” Apollon (strongman)
Apollon the Mighty (February 21, 1862 – 18 October 1928), born Louis Uni, was a French strongman, especially famous for his grip strength.
Louis Uni was born at eight o’clock in the morning on February 21, 1862 at no. 18 on the boulevard that today bears his name (Boulevard Louis Uni in Marsillargues) in the house his father Jean-Jacques Uni had built in 1845. ”
” APOLLON THE EMPEROR OF ATHLETES BY PROFESSOR EDMOND DESBONNET
[…] He then finished by lifting an immense pair of railroad wheels which had been connected by a bar of such thickness that very few strongmen were able to budge them off the ground. (These locomotive-car wheels weighed exactly 118 kilograms.) *3 […]
[…] One day in 1889 in Lille, Apollon competed against the strongman, Batta [pseudo. of Charles Estienne 1866-1939]. The judges who were charged with choosing the feats decided on the twobanded barbell. Apollon did not have one: what was he to do? He decided to visit a dealer in secondhand ironworks named Mr. Garde on the Boulevard des Écoles, and there he found two train-car wheels attached to an enormous axle which was much too thick even for the bands of Batta. All told it weighed exactly 118 kilos, and the strongman paid ten centimes per kilo for this contraption. Among all of Mr. Garde’s employees, even those who were used to handling the heaviest loads, no one could pick up the 118-kilo makeshift barbell, including the great Edgard, one of the workers who wielded a sledge hammer; this huge man who measured one meter eighty-six in height had been hired specifically for his extraordinary strength. Apollon took the axle and tested it to see if it felt good in his hands. When he was satisfied, Apollon announced to the manager, “Take this to the Théâtre des Variétés. It’ll do.” First off that evening Apollon lifted the train wheels as if he were merely raising his cane. In his match with Apollon, Batta could only get the famous axle to his shoulders, resting it lightly on his chest for a moment — this despite the man’s legendary grip strength. Apollon, however, had lifted the device like a feather. […]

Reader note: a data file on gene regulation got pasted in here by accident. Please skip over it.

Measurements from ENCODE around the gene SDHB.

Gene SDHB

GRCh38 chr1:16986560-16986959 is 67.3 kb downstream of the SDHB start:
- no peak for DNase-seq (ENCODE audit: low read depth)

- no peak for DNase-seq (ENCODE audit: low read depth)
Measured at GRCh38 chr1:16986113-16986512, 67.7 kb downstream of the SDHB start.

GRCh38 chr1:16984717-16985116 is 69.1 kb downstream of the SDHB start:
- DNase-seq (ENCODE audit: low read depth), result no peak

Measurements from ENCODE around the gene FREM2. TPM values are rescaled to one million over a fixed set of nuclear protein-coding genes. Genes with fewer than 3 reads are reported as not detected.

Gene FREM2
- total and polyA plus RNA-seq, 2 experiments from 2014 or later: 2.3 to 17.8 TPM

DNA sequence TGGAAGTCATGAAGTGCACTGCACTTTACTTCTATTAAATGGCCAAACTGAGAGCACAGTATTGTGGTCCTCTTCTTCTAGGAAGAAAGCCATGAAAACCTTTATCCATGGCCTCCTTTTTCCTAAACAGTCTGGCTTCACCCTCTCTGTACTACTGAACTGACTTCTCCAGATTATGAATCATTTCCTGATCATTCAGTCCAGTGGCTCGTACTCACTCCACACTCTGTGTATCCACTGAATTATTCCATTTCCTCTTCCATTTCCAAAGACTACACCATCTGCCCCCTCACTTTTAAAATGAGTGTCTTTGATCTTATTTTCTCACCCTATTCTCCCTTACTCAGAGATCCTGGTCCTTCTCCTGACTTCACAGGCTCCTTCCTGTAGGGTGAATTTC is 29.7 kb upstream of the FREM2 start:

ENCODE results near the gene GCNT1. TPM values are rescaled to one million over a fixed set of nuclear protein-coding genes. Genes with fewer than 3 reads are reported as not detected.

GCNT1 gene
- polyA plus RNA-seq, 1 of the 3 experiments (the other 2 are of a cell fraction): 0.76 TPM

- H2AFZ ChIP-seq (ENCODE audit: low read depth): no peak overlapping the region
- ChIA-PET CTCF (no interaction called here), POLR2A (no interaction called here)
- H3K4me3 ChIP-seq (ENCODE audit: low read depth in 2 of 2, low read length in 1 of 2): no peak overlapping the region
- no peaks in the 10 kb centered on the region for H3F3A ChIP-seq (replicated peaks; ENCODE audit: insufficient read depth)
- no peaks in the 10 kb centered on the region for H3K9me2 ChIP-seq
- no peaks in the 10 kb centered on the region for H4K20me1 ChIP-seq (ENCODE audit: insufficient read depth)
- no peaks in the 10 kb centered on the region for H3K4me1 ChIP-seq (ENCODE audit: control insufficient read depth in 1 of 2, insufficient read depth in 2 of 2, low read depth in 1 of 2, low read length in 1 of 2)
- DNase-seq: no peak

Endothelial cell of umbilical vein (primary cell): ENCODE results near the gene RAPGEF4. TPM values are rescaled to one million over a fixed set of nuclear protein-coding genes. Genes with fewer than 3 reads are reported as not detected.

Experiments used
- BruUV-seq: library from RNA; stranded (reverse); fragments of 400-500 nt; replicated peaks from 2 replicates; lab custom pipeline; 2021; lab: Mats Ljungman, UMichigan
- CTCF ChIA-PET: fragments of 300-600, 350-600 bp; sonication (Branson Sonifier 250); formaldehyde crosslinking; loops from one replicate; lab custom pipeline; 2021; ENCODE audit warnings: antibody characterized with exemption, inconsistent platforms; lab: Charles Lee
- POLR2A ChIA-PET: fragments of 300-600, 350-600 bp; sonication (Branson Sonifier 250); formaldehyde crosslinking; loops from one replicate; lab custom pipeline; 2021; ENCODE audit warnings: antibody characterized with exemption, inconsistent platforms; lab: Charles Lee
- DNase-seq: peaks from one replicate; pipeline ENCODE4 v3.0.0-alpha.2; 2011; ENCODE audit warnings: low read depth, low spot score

*3 Probably no other piece of lifting equipment has fostered so many articles or so much speculation as Apollon’s railroad axle. The best account is: Joe Roark, Musclesearch 20 (August/September 1988) ”